CAP staff conducted outreach that was specifically targeted towards reaching historically un-served and underserved populations and minority communities. CAP staff worked with local community nonprofits, such as Centro de Trabajadores Unido en la Lucha (CTUL), to forge connections with diverse communities, and engage the historically underserved population of Latinx people with disabilities. CAP staff also conducted targeted outreach to homeless populations, providing training on disability rights in partnership with the local YMCA. CAP staff presented to families and guardians of diverse students with disabilities, and to law students, including law students of color.

In an effort to reach transition-age youth, CAP staff began the second phase of our “Into Adulthood” project. Into Adulthood is a multi-media project that includes information for youth about their rights with vocational rehabilitation, high school, post-secondary education, work, transportation, health insurance, and other benefits needed to work. After talking with youth and their families during outreach across Minnesota, CAP staff discovered that many youth and families do not know about their rights and the services that are available to them. The goal of the Into Adulthood project is to provide information about rights and services that youth need to transition to competitive, integrated employment and more independence.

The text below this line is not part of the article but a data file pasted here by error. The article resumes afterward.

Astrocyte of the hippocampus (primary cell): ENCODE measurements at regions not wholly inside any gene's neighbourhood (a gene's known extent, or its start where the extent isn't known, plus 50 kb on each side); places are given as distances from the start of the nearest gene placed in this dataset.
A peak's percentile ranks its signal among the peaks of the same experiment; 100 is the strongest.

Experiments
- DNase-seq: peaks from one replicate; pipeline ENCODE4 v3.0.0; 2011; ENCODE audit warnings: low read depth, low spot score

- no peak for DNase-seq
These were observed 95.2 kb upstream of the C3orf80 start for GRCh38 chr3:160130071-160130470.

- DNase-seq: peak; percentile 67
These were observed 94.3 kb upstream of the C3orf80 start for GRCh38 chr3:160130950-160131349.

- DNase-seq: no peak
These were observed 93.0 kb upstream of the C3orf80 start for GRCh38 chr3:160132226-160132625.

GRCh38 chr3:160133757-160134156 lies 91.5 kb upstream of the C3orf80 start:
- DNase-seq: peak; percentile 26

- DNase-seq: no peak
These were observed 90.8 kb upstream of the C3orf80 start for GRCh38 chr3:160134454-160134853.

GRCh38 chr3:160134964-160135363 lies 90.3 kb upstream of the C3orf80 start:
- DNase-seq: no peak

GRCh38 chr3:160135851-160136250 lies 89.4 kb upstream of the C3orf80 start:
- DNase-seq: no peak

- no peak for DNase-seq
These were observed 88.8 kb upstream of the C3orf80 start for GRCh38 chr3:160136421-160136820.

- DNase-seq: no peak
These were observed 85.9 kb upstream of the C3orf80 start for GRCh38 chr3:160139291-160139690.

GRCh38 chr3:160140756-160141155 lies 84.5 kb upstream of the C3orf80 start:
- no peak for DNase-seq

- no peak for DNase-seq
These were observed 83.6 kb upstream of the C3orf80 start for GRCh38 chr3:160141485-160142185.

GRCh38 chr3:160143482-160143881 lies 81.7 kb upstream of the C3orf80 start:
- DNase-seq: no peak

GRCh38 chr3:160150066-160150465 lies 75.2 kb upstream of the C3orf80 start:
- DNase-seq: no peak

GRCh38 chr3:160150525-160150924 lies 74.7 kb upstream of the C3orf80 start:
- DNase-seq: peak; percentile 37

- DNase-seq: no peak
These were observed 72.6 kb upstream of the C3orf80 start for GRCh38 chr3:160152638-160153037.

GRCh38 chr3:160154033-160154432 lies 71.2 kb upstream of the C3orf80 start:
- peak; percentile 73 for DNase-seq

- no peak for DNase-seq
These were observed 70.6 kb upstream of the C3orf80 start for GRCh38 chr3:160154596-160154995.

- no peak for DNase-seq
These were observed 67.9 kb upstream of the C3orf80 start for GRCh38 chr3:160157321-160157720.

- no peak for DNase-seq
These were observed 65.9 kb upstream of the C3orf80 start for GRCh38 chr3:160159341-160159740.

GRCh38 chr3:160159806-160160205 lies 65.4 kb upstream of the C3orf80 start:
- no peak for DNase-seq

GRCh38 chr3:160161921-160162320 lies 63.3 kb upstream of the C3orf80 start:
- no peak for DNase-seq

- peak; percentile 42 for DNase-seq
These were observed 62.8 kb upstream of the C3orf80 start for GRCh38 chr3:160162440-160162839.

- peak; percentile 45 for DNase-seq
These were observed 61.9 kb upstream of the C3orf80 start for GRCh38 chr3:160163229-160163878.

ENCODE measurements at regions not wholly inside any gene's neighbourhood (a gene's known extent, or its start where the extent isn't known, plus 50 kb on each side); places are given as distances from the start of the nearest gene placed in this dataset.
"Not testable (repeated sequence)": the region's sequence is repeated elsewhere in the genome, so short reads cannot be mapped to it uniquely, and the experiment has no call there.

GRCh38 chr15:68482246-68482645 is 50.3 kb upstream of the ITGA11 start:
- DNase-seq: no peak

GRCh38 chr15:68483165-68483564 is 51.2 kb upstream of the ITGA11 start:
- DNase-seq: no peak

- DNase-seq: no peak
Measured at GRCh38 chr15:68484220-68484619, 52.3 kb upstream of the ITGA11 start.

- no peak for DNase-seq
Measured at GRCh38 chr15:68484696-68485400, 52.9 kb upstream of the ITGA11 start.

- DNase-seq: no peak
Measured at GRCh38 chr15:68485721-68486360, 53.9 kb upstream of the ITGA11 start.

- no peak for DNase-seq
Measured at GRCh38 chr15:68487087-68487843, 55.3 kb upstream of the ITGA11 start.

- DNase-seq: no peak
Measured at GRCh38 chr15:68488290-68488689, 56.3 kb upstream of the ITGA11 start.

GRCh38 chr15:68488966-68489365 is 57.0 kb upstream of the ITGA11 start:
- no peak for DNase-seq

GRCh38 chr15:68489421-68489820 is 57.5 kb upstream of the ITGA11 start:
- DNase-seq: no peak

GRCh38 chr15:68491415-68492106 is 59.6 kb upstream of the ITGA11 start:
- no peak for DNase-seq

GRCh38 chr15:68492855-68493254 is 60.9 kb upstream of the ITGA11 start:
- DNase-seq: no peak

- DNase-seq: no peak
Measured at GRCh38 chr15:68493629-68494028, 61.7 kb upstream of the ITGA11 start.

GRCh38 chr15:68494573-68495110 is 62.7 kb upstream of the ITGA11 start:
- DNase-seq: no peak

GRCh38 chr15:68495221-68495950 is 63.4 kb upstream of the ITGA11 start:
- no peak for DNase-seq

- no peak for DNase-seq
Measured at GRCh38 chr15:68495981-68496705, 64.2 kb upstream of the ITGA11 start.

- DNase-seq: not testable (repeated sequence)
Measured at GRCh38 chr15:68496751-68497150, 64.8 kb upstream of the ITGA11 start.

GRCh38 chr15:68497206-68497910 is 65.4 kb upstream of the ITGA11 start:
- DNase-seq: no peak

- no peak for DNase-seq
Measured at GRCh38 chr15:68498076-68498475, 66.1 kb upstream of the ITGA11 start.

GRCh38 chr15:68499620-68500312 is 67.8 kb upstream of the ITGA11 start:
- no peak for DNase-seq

CAP staff hope the Into Adulthood project will reach youth in a medium where they seek information, specifically on social media. During this fiscal year, CAP staff released four videos and a podcast. The Into Adulthood videos were well received. They reached around 5,700 people on Facebook and the videos were viewed around 240 times on YouTube. We also conducted outreach to share our extensive Into Adulthood Guide more widely, and highlighted the project during presentations.